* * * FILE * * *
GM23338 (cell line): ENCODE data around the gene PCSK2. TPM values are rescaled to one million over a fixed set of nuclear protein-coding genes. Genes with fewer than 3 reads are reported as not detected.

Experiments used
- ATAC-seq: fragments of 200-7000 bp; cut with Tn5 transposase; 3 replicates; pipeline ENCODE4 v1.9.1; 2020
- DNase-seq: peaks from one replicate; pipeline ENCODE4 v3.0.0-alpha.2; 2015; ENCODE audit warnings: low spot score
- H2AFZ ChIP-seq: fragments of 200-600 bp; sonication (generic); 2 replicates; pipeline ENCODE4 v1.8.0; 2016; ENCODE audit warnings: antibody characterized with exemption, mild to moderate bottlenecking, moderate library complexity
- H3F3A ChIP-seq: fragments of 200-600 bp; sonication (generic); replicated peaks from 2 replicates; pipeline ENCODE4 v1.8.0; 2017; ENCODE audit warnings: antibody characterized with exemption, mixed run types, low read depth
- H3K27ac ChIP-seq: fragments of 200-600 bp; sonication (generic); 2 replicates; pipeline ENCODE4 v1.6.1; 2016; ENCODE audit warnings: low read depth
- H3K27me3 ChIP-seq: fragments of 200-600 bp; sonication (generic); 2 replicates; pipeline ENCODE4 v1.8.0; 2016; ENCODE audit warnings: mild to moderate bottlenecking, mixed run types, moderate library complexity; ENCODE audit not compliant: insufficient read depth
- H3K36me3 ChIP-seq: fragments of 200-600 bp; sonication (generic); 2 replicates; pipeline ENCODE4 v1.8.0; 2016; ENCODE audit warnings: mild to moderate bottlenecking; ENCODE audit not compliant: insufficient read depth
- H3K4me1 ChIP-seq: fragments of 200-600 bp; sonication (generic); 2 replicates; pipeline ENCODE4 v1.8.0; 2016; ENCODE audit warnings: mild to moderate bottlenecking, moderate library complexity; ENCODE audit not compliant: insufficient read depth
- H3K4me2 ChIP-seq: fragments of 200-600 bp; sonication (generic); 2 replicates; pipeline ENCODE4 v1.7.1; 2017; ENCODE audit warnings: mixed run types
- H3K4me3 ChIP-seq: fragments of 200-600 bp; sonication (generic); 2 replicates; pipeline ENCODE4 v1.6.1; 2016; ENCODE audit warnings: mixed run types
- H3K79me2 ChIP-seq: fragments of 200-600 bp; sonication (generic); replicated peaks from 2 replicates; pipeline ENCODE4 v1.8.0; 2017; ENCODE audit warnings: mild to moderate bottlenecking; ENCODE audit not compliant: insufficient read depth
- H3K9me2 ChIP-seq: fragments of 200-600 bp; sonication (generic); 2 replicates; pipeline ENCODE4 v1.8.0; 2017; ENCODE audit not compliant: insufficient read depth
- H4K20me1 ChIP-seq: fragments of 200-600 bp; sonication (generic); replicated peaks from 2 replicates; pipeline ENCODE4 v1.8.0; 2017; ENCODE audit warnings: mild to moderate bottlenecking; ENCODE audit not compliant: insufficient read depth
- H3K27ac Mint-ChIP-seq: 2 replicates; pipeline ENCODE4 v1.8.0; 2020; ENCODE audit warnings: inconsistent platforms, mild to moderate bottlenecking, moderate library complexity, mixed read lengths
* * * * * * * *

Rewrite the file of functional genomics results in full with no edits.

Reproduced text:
GM23338 (cell line): ENCODE data around the gene PCSK2. TPM values are rescaled to one million over a fixed set of nuclear protein-coding genes. Genes with fewer than 3 reads are reported as not detected.

Experiments used
- ATAC-seq: fragments of 200-7000 bp; cut with Tn5 transposase; 3 replicates; pipeline ENCODE4 v1.9.1; 2020
- DNase-seq: peaks from one replicate; pipeline ENCODE4 v3.0.0-alpha.2; 2015; ENCODE audit warnings: low spot score
- H2AFZ ChIP-seq: fragments of 200-600 bp; sonication (generic); 2 replicates; pipeline ENCODE4 v1.8.0; 2016; ENCODE audit warnings: antibody characterized with exemption, mild to moderate bottlenecking, moderate library complexity
- H3F3A ChIP-seq: fragments of 200-600 bp; sonication (generic); replicated peaks from 2 replicates; pipeline ENCODE4 v1.8.0; 2017; ENCODE audit warnings: antibody characterized with exemption, mixed run types, low read depth
- H3K27ac ChIP-seq: fragments of 200-600 bp; sonication (generic); 2 replicates; pipeline ENCODE4 v1.6.1; 2016; ENCODE audit warnings: low read depth
- H3K27me3 ChIP-seq: fragments of 200-600 bp; sonication (generic); 2 replicates; pipeline ENCODE4 v1.8.0; 2016; ENCODE audit warnings: mild to moderate bottlenecking, mixed run types, moderate library complexity; ENCODE audit not compliant: insufficient read depth
- H3K36me3 ChIP-seq: fragments of 200-600 bp; sonication (generic); 2 replicates; pipeline ENCODE4 v1.8.0; 2016; ENCODE audit warnings: mild to moderate bottlenecking; ENCODE audit not compliant: insufficient read depth
- H3K4me1 ChIP-seq: fragments of 200-600 bp; sonication (generic); 2 replicates; pipeline ENCODE4 v1.8.0; 2016; ENCODE audit warnings: mild to moderate bottlenecking, moderate library complexity; ENCODE audit not compliant: insufficient read depth
- H3K4me2 ChIP-seq: fragments of 200-600 bp; sonication (generic); 2 replicates; pipeline ENCODE4 v1.7.1; 2017; ENCODE audit warnings: mixed run types
- H3K4me3 ChIP-seq: fragments of 200-600 bp; sonication (generic); 2 replicates; pipeline ENCODE4 v1.6.1; 2016; ENCODE audit warnings: mixed run types
- H3K79me2 ChIP-seq: fragments of 200-600 bp; sonication (generic); replicated peaks from 2 replicates; pipeline ENCODE4 v1.8.0; 2017; ENCODE audit warnings: mild to moderate bottlenecking; ENCODE audit not compliant: insufficient read depth
- H3K9me2 ChIP-seq: fragments of 200-600 bp; sonication (generic); 2 replicates; pipeline ENCODE4 v1.8.0; 2017; ENCODE audit not compliant: insufficient read depth
- H4K20me1 ChIP-seq: fragments of 200-600 bp; sonication (generic); replicated peaks from 2 replicates; pipeline ENCODE4 v1.8.0; 2017; ENCODE audit warnings: mild to moderate bottlenecking; ENCODE audit not compliant: insufficient read depth
- H3K27ac Mint-ChIP-seq: 2 replicates; pipeline ENCODE4 v1.8.0; 2020; ENCODE audit warnings: inconsistent platforms, mild to moderate bottlenecking, moderate library complexity, mixed read lengths